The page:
The petroleum price for November 2021 got observers puzzled, as prices remained unchanged, despite the regulator’s summary of substantial increase in both HSD and petrol. The government claimed it had decided to “absorb” the impact, but the notification on Ogra’s website showed identical base price for petrol, with no change in PL and GST. Something had to give. What gave?
It is the Petroleum Differential Claim (PDC) which has made a comeback after more than a decade. For those unaware, it is the amount government settles with refineries and importers at a later stage, ideally when prices cool off. This is not a cash handout to refineries and importers. It increasingly appears reducing the Petroleum Levy further is not an option as reports claim the IMF is insistent on getting as close as possible to the elusive PL target.
So the increase in ex-refinery prices has been compensated with a proportionate appropriation on account of PDL – Rs10.79/ltr for petrol, and Rs7.7/ltr for HSD. The plan is to hope for international crude oil prices to cool off going forward, and then the PDC amount will be added back to the base price. Hope is not a strategy, but faced with mounting pressures from all fronts, and the previous increase in excess of Rs10/ltr, something had to give.
Without the PDC, continuing with existing PL and GST, petrol price for first November fortnight would have been Rs150/ltr. Surely, there is no political capital to take that route. The reference Arab Light crude oil averaged $100/bbl for the period. There are emerging views that oil may well have peaked for now. If that is the case, the opportunity to reverse the PDL could come sooner than later. That said, this cannot go on for longer than, another price revision or two, at best.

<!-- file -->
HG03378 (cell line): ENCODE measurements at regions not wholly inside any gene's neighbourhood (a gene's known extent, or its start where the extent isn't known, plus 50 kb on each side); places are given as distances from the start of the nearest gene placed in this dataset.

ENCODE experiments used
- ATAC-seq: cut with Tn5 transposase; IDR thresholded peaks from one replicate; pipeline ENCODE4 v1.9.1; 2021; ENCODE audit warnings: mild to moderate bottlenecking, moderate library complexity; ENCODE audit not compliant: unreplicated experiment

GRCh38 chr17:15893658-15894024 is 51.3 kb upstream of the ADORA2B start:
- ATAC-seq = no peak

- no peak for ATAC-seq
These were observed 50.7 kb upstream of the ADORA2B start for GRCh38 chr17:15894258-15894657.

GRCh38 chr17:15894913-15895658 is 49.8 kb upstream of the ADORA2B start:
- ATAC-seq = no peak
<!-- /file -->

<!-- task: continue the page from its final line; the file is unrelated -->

The financial impact for the first fortnight works around Rs9-10 billion, assuming average three-month trailing demand. This may not be a substantial number for the likes of government owned PSO but could cause worries for smaller refineries. Only bright side to the story is that new prices have been tested without hurting demand (although reduced smuggling could well be masking that). This gives cushion to the government to levy higher taxes, and reverse the PDC, without necessarily having to feel the urge to reduce retail prices. So next time when you hear of an Ogra’s summary proposing Rs10/ltr decrease in petrol price, don’t go all crazy when the price stays the same.
This article first appeared in Business Recorder